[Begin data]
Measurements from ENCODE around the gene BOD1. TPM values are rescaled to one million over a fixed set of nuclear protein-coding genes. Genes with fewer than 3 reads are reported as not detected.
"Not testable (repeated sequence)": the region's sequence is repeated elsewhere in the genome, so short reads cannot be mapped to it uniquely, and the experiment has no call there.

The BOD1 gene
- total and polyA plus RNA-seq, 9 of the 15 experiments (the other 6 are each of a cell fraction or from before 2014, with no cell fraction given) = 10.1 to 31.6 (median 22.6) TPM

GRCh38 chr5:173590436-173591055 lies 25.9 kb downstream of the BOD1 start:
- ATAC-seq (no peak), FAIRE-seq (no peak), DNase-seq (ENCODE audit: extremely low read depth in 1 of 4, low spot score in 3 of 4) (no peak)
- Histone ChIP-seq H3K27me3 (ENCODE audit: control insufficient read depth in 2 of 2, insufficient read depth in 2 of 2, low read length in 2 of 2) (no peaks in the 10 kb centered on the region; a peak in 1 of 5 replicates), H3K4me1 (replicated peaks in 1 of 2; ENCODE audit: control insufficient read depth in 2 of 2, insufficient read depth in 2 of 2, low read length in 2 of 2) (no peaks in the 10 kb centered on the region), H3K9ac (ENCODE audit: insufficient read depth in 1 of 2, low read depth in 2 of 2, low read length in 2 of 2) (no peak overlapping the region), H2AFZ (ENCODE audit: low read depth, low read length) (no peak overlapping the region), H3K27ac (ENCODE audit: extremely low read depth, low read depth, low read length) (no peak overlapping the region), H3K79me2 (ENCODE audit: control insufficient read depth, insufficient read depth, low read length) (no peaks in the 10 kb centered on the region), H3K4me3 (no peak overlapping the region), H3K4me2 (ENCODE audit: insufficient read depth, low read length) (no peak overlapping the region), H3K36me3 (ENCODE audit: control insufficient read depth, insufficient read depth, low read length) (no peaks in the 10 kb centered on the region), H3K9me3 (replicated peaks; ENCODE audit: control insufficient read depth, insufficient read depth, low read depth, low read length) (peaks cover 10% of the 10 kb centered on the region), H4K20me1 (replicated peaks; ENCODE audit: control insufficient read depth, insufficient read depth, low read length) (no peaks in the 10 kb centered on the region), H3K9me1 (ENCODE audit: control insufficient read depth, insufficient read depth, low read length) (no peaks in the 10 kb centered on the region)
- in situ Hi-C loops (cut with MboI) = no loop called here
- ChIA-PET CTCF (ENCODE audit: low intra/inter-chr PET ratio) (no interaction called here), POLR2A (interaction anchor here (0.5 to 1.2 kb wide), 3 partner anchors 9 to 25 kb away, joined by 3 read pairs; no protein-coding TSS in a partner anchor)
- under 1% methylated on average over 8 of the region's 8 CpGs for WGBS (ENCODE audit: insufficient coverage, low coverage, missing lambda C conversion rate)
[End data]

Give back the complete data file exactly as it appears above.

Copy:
Measurements from ENCODE around the gene BOD1. TPM values are rescaled to one million over a fixed set of nuclear protein-coding genes. Genes with fewer than 3 reads are reported as not detected.
"Not testable (repeated sequence)": the region's sequence is repeated elsewhere in the genome, so short reads cannot be mapped to it uniquely, and the experiment has no call there.

The BOD1 gene
- total and polyA plus RNA-seq, 9 of the 15 experiments (the other 6 are each of a cell fraction or from before 2014, with no cell fraction given) = 10.1 to 31.6 (median 22.6) TPM

GRCh38 chr5:173590436-173591055 lies 25.9 kb downstream of the BOD1 start:
- ATAC-seq (no peak), FAIRE-seq (no peak), DNase-seq (ENCODE audit: extremely low read depth in 1 of 4, low spot score in 3 of 4) (no peak)
- Histone ChIP-seq H3K27me3 (ENCODE audit: control insufficient read depth in 2 of 2, insufficient read depth in 2 of 2, low read length in 2 of 2) (no peaks in the 10 kb centered on the region; a peak in 1 of 5 replicates), H3K4me1 (replicated peaks in 1 of 2; ENCODE audit: control insufficient read depth in 2 of 2, insufficient read depth in 2 of 2, low read length in 2 of 2) (no peaks in the 10 kb centered on the region), H3K9ac (ENCODE audit: insufficient read depth in 1 of 2, low read depth in 2 of 2, low read length in 2 of 2) (no peak overlapping the region), H2AFZ (ENCODE audit: low read depth, low read length) (no peak overlapping the region), H3K27ac (ENCODE audit: extremely low read depth, low read depth, low read length) (no peak overlapping the region), H3K79me2 (ENCODE audit: control insufficient read depth, insufficient read depth, low read length) (no peaks in the 10 kb centered on the region), H3K4me3 (no peak overlapping the region), H3K4me2 (ENCODE audit: insufficient read depth, low read length) (no peak overlapping the region), H3K36me3 (ENCODE audit: control insufficient read depth, insufficient read depth, low read length) (no peaks in the 10 kb centered on the region), H3K9me3 (replicated peaks; ENCODE audit: control insufficient read depth, insufficient read depth, low read depth, low read length) (peaks cover 10% of the 10 kb centered on the region), H4K20me1 (replicated peaks; ENCODE audit: control insufficient read depth, insufficient read depth, low read length) (no peaks in the 10 kb centered on the region), H3K9me1 (ENCODE audit: control insufficient read depth, insufficient read depth, low read length) (no peaks in the 10 kb centered on the region)
- in situ Hi-C loops (cut with MboI) = no loop called here
- ChIA-PET CTCF (ENCODE audit: low intra/inter-chr PET ratio) (no interaction called here), POLR2A (interaction anchor here (0.5 to 1.2 kb wide), 3 partner anchors 9 to 25 kb away, joined by 3 read pairs; no protein-coding TSS in a partner anchor)
- under 1% methylated on average over 8 of the region's 8 CpGs for WGBS (ENCODE audit: insufficient coverage, low coverage, missing lambda C conversion rate)